European Journal of Pediatrics

, Volume 171, Issue 2, pp 289–299 | Cite as

Declining prevalence rates for overweight and obesity in German children starting school

Original Paper

Abstract

To estimate the development of prevalence rates for overweight and obesity in children starting school in Germany, data for children’s height and weight out of the compulsory school enrolment examinations (SEE), conducted annually in every German federal state, were available. A former analysis of these data showed a marked increase of prevalence of overweight and obesity until 2004. The aim of this project was to give an updated overview on the development of prevalence rates for overweight and obesity in children upon school entry by including recent data until 2008. Data on measured height and weight from the yearly conducted SEE were obtained from all 16 German federal states. Overweight and obesity were defined by BMI > 90th and BMI > 97th age- and gender-related percentiles of German reference values, respectively. In 2008, the prevalence for overweight varied from 8.4% in Saxony to 11.9% in Bremen and Thuringia. The current prevalence rates for obesity ranged from 3.3% in Brandenburg and Saxony till 5.4% in Saarland. The current data from SEE by the majority of the individual states showed that the prevalence for both overweight and obesity did not increase any more after 2004 and is even declining in some states compared to the former data inquiry. Absolute decrease of prevalence rates was up to 3% for overweight and 1.8% for obesity. Conclusion: The current data from the SEE of individual German states are based on census and showed by the majority that the prevalence of overweight and obese children starting school did not increase anymore and even declined in the last 4 years, respectively. It is supposed that the measures for prevention initiated in the 1990s and implemented afterwards have contributed to this positive development in Germany.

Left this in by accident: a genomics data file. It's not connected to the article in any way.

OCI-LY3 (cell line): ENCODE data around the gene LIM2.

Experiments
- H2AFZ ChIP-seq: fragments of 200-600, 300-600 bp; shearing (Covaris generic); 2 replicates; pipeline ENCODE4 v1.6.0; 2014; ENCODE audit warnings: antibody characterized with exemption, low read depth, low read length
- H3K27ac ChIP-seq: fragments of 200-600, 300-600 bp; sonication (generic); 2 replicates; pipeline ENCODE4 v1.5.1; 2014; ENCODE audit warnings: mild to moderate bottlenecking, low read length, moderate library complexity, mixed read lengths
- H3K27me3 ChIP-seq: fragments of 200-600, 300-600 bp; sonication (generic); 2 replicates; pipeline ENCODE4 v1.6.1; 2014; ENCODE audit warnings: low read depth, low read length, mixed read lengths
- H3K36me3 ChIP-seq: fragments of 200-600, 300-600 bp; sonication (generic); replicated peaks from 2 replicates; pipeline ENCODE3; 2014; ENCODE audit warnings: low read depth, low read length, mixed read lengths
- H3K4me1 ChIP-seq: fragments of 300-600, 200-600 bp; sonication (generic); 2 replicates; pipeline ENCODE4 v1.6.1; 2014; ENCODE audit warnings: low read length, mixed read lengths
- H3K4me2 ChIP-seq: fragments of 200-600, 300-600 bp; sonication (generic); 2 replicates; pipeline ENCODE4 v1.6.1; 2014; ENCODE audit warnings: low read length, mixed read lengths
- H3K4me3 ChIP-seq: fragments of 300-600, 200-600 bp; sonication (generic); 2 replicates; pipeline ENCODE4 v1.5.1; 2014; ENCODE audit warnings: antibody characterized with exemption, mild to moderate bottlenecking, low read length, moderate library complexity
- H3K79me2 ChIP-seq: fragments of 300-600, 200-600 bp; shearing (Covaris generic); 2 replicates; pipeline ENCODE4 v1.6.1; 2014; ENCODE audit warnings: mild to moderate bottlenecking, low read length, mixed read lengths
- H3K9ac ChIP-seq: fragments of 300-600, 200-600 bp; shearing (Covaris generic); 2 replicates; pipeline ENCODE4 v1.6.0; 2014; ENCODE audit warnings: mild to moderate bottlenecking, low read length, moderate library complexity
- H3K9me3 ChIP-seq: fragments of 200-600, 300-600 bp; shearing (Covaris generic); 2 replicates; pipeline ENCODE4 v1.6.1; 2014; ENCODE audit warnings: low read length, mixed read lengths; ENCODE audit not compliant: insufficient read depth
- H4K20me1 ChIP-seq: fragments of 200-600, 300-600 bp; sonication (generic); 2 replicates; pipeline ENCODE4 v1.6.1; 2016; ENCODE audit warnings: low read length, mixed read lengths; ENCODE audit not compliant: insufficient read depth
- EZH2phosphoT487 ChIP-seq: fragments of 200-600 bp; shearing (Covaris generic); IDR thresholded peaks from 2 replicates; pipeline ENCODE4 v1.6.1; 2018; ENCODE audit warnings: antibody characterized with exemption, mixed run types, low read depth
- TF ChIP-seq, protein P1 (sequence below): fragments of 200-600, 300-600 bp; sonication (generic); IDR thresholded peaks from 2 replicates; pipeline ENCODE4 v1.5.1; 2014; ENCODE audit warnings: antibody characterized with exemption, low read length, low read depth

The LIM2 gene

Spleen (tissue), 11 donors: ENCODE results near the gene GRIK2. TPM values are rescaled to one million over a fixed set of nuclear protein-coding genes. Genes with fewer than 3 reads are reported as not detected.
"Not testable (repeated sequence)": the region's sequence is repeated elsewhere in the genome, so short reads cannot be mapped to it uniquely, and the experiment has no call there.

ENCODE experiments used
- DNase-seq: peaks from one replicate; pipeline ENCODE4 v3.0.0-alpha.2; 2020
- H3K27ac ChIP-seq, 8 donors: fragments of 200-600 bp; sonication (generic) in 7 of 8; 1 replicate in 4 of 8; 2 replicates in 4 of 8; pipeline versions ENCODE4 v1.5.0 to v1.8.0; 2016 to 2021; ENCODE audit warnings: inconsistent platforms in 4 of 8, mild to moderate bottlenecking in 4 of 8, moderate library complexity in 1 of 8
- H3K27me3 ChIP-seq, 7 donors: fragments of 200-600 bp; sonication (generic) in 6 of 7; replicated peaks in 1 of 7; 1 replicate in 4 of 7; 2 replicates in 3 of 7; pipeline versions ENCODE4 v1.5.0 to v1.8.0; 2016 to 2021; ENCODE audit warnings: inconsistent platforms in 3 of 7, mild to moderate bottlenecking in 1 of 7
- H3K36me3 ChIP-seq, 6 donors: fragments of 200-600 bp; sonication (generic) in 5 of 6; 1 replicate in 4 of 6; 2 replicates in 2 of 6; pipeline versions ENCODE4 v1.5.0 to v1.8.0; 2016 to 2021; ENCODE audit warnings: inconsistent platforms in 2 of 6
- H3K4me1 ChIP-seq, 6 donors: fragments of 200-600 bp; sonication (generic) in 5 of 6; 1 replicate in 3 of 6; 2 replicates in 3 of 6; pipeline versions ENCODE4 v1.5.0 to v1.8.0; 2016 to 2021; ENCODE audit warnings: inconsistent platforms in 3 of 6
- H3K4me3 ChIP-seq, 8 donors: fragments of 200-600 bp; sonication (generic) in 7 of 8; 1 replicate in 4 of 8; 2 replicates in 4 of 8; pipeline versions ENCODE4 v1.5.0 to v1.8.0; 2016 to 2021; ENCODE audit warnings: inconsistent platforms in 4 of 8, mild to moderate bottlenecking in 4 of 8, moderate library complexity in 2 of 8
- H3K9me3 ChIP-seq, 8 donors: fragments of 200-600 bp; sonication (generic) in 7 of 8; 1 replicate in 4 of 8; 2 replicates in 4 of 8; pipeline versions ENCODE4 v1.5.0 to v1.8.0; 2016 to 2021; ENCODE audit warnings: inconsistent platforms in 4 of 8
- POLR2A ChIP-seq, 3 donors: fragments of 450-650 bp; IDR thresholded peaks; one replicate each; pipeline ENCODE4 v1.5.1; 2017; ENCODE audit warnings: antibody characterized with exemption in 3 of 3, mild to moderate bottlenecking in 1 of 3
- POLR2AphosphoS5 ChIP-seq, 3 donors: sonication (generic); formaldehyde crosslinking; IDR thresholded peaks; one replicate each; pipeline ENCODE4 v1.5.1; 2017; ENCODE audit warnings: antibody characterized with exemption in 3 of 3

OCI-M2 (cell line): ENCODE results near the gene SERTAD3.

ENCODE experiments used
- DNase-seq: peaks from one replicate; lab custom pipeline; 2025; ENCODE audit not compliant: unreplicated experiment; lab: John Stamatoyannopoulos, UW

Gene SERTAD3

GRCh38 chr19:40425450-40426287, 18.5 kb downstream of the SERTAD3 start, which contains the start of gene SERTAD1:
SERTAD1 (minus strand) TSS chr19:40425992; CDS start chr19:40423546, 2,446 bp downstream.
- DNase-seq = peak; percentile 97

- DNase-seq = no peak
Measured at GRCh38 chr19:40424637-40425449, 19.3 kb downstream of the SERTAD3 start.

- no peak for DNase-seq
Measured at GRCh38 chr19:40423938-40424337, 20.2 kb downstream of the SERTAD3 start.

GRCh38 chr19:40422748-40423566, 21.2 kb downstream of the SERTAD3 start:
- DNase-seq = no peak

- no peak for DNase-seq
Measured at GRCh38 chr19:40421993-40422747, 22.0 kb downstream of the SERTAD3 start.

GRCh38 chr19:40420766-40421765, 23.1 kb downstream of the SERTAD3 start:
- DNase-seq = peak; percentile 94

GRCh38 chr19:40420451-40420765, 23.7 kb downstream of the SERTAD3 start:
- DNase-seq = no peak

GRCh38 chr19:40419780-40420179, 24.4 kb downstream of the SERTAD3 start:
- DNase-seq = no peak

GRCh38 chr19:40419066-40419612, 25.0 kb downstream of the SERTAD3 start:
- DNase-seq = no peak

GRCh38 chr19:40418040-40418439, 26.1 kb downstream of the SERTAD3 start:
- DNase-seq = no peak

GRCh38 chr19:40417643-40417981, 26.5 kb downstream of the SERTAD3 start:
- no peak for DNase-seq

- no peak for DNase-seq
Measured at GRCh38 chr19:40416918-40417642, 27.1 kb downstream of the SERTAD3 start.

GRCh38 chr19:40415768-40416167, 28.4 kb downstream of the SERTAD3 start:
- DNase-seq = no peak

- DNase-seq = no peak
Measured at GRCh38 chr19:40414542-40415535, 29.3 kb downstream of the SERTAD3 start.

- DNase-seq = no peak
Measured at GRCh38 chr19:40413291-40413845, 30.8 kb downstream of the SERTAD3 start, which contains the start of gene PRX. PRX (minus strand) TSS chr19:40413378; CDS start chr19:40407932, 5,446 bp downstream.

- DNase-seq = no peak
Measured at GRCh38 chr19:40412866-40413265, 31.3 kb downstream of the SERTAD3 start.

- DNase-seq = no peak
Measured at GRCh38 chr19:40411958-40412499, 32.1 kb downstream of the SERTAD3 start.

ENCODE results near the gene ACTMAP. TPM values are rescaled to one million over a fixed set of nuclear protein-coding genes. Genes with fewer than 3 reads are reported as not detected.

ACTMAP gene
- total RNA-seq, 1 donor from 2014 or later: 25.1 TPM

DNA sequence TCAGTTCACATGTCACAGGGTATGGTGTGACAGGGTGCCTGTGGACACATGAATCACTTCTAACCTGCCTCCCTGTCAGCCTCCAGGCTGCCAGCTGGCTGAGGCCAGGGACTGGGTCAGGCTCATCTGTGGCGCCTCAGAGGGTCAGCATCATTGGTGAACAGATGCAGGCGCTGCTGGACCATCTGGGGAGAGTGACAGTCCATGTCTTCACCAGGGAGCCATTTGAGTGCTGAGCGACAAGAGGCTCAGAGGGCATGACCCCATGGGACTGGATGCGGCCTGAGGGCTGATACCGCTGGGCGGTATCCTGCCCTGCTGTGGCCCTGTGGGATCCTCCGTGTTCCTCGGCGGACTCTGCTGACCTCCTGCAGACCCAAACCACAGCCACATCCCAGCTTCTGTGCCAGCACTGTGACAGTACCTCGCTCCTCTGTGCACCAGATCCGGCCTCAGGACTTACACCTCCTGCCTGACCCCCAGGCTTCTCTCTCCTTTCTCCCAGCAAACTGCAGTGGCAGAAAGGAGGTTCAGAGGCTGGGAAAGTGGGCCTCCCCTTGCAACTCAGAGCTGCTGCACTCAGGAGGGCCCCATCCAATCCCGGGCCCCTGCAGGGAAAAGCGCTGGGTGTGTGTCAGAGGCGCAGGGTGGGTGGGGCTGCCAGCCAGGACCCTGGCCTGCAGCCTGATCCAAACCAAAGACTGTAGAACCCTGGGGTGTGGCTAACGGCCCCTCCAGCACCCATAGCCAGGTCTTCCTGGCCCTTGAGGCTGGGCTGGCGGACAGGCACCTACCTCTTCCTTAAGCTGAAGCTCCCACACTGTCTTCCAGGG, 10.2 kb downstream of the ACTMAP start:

Keywords

Prevalence Overweight Obesity Children School enrolment examination 

Notes

Acknowledgement

The authors thank the colleagues of the different authorities for their efforts and the provision of data and information, namely, Ms. Kompauer, ÖGD Baden-Württemberg; Ms. Hölscher, Bayerisches Landesamt für Gesundheit und Lebensmittelsicherheit Bavaria; Ms. Bettge, SenGesUmV Berlin; Ms. Lüdecke, Landesamt für Soziales und Versorgung des Landes Brandenburg; Ms. Horstkotte, Gesundheitsamt Bremen; Mr. Saier, Amt für Gesundheit und Verbraucherschutz Hamburg; Ms. Durkin, Ministerium für Arbeit, Familie und Gesundheit; Mr. Rost, Mr. Risch and all health offices of the cities and rural districts in Hessen; Mr. Wagner, Ministerium für Soziales und Gesundheit Mecklenburg-Western Pomerania; Mr. Dreesman, Niedersächsisches Landesgesundheitsamt Lower Saxony; Mr. Simon, Landesinstitut für Gesundheit und Arbeit North Rhine-Westphalia; Mr. Rick, Ministerium für Arbeit, Soziales, Gesundheit, Familie und Frauen Rhineland-Palatinate; Mr. Zimmer, Ministerium für Gesundheit und Verbraucherschutz Saarland; Ms. Riedrich, Sächsisches Staatsministerium für Soziales und Verbraucherschutz; Mr. Wahl, Landesamt für Verbraucherschutz Saxony-Anhalt; Ms. Thaiss, Ministerium für Arbeit, Soziales und Gesundheit; Ms. Thyen and especially Ms. Brehm, University Lübeck Schleswig-Holstein; and Mr. Cramer, Landesverwaltungsamt Thuringia. Furthermore, we thank Mr. Kuhn for the provision of the data out of the regular inquiry conducted via Bayerisches Staatsministerium für Umwelt, Gesundheit und Lebensmittelsicherheit.

Conflict of interest

The authors declare that they have no conflict of interest.

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Copyright information

© Springer-Verlag 2011

Authors and Affiliations

  1. 1.Division of Pediatric Endocrinology, Diabetes and Obesity Unit, Department of Pediatrics and Adolescent MedicineUlm UniversityUlmGermany
  2. 2.Institute of Epidemiology and Medical BiometryUlm UniversityUlmGermany
  3. 3.Department of Clinical RehabilitationRobert-Bosch-HospitalStuttgartGermany
  4. 4.Institute for Health and Work of the German State Nordrhein-WestfalenDüsseldorfGermany
  5. 5.Ministry of Labour, Social Affairs and Health of Schleswig-HolsteinKielGermany
  6. 6.Division of Pediatric Endocrinology, Diabetes and Nutritional MedicineVestische Childrens and Adolescents HospitalDattelnGermany

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